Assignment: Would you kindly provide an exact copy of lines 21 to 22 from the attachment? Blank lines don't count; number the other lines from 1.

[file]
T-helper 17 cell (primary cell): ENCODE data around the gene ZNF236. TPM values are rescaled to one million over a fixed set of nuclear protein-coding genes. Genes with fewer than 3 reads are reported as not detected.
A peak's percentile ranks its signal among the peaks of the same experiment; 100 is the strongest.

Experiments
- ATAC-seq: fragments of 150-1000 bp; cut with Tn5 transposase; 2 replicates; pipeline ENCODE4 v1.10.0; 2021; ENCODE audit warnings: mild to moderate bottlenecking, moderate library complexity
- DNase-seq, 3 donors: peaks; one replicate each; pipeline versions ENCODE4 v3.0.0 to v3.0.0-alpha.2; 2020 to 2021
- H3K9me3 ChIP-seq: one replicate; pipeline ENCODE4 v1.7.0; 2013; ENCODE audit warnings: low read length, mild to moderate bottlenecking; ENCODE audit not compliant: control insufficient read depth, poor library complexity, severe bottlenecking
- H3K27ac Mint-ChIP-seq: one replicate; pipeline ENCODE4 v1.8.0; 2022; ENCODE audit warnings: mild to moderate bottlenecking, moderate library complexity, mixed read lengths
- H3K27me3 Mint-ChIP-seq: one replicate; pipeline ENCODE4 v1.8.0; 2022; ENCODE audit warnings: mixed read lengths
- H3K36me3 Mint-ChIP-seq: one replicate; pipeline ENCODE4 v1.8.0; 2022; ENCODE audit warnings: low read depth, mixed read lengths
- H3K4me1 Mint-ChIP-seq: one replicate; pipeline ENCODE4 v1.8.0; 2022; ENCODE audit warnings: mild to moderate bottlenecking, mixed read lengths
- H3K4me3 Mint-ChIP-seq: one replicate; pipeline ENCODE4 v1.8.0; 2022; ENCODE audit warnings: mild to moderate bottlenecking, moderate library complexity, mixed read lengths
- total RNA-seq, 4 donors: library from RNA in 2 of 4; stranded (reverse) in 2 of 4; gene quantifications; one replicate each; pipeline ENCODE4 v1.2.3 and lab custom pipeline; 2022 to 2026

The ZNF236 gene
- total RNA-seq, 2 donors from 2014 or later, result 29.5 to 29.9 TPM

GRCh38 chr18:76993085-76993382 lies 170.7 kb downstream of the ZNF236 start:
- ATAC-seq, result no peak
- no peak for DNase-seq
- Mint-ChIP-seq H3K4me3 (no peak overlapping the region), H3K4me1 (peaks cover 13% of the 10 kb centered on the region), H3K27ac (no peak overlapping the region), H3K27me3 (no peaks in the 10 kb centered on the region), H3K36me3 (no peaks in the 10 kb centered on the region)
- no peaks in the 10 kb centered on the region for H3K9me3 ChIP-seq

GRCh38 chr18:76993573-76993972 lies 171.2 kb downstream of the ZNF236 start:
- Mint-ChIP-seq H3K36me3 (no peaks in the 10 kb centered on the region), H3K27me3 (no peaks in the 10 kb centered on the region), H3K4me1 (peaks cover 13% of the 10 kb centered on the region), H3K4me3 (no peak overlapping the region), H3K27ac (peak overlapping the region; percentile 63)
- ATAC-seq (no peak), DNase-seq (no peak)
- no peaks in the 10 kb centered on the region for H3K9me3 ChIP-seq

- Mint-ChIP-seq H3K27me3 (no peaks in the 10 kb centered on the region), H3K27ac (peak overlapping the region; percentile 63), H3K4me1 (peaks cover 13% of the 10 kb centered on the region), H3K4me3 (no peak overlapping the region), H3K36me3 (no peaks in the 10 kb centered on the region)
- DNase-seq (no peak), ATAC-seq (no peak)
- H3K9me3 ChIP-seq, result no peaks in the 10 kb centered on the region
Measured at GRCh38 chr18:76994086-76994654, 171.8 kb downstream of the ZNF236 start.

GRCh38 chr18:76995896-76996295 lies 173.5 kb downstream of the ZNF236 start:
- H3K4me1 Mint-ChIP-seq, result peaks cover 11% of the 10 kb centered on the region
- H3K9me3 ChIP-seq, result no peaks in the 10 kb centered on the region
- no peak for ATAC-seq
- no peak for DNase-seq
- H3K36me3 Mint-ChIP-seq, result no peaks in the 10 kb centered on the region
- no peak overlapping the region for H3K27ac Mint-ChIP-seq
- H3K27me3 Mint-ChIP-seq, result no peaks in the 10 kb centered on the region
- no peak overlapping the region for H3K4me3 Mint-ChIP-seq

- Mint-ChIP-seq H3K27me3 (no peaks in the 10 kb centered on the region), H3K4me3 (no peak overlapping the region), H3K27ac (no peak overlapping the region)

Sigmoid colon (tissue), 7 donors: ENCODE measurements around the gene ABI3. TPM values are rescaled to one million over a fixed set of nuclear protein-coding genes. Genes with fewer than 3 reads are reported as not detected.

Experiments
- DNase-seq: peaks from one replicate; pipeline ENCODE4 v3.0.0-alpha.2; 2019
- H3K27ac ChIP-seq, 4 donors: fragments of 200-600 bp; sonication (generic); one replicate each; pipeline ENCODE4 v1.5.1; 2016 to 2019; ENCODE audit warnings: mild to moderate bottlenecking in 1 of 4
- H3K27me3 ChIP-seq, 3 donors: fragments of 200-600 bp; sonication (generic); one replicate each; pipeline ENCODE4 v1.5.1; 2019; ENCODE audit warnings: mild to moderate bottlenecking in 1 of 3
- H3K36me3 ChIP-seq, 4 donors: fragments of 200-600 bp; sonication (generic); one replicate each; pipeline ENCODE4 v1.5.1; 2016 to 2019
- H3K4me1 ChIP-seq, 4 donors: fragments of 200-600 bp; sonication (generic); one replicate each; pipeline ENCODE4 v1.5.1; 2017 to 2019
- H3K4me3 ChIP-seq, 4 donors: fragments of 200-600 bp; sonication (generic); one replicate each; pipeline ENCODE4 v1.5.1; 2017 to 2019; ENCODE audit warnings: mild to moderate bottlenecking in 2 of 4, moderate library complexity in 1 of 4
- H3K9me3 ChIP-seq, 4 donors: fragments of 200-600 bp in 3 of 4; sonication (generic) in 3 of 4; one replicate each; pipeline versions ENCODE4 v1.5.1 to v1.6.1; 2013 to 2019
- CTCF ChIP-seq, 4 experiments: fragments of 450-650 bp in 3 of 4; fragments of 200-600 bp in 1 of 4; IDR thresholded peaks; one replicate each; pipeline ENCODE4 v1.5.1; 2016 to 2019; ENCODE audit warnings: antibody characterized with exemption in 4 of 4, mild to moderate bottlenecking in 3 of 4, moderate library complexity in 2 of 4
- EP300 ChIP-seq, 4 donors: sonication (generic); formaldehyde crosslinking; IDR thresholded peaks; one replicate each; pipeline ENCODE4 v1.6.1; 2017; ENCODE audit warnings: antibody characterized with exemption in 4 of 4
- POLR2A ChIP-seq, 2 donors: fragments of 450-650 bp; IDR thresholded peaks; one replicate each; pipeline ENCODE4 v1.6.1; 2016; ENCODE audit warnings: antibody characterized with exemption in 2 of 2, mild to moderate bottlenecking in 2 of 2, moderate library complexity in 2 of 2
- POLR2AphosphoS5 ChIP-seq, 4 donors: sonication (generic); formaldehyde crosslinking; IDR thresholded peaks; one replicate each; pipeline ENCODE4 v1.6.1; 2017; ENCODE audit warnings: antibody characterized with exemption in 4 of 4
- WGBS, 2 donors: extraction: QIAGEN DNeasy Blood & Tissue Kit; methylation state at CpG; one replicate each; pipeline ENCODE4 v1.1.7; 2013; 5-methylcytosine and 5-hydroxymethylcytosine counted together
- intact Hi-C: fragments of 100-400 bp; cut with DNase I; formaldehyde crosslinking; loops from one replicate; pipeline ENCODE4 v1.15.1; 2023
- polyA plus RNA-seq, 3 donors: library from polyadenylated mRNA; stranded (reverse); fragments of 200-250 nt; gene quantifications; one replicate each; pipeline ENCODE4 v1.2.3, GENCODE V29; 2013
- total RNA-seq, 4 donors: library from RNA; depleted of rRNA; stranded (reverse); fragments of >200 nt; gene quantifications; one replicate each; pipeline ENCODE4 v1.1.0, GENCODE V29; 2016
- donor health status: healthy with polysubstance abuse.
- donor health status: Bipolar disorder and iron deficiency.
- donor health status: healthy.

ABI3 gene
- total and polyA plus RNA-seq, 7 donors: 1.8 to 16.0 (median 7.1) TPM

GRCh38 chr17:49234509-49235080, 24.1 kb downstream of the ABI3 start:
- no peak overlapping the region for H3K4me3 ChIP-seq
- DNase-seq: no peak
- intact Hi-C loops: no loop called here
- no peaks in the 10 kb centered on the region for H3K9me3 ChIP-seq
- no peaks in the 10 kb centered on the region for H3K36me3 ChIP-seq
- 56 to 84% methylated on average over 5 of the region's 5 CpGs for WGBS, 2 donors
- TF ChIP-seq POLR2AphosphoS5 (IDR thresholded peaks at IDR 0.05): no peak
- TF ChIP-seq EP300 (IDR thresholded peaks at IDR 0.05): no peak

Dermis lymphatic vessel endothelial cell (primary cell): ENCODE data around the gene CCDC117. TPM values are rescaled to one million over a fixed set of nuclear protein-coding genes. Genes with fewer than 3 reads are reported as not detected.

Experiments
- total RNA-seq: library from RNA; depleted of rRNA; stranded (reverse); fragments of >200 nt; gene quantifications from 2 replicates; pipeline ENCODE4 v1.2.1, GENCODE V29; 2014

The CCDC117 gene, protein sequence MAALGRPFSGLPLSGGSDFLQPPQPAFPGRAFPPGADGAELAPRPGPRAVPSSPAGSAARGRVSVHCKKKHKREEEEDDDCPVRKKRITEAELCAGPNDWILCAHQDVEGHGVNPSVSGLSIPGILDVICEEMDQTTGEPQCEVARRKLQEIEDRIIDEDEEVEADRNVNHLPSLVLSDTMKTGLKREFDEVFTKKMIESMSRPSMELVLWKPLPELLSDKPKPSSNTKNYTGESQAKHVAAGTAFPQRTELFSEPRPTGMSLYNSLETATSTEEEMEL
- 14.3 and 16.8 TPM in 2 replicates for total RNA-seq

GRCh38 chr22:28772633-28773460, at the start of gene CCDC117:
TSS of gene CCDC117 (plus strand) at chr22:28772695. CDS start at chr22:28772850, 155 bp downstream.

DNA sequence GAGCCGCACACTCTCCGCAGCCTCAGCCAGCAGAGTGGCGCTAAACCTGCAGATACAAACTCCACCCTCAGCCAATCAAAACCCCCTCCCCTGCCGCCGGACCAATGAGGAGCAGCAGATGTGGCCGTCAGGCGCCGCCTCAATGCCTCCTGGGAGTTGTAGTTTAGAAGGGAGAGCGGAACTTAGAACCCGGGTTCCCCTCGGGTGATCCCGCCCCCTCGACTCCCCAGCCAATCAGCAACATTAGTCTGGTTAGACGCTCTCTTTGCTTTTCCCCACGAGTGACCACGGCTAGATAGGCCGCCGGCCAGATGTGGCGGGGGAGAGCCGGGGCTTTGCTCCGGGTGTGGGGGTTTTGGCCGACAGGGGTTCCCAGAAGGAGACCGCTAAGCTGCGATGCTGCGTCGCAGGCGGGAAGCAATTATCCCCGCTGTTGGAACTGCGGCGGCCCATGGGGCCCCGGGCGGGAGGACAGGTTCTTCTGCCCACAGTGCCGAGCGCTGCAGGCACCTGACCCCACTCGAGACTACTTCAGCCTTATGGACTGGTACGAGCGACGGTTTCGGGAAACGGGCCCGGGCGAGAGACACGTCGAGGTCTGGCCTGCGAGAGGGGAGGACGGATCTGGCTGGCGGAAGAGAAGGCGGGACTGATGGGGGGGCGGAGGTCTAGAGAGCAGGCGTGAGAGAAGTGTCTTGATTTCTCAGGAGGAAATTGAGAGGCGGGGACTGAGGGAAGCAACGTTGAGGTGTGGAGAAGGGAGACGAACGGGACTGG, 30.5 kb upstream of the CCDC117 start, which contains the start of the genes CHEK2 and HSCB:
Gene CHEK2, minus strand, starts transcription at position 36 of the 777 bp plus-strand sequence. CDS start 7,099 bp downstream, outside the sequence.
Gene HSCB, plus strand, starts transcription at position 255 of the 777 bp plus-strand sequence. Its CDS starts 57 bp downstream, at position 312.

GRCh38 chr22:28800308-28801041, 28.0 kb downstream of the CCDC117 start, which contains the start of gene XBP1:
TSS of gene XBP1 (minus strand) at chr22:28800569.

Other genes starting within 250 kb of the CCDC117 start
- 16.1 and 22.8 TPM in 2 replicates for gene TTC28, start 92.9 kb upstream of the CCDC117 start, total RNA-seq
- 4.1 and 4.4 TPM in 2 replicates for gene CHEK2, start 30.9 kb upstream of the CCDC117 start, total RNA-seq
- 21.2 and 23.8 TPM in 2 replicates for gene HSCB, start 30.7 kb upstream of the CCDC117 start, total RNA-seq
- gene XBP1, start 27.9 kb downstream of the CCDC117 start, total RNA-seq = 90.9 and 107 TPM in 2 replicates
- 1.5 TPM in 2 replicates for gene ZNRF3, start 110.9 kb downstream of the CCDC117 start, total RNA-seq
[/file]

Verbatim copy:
- Mint-ChIP-seq H3K36me3 (no peaks in the 10 kb centered on the region), H3K27me3 (no peaks in the 10 kb centered on the region), H3K4me1 (peaks cover 13% of the 10 kb centered on the region), H3K4me3 (no peak overlapping the region), H3K27ac (peak overlapping the region; percentile 63)
- ATAC-seq (no peak), DNase-seq (no peak)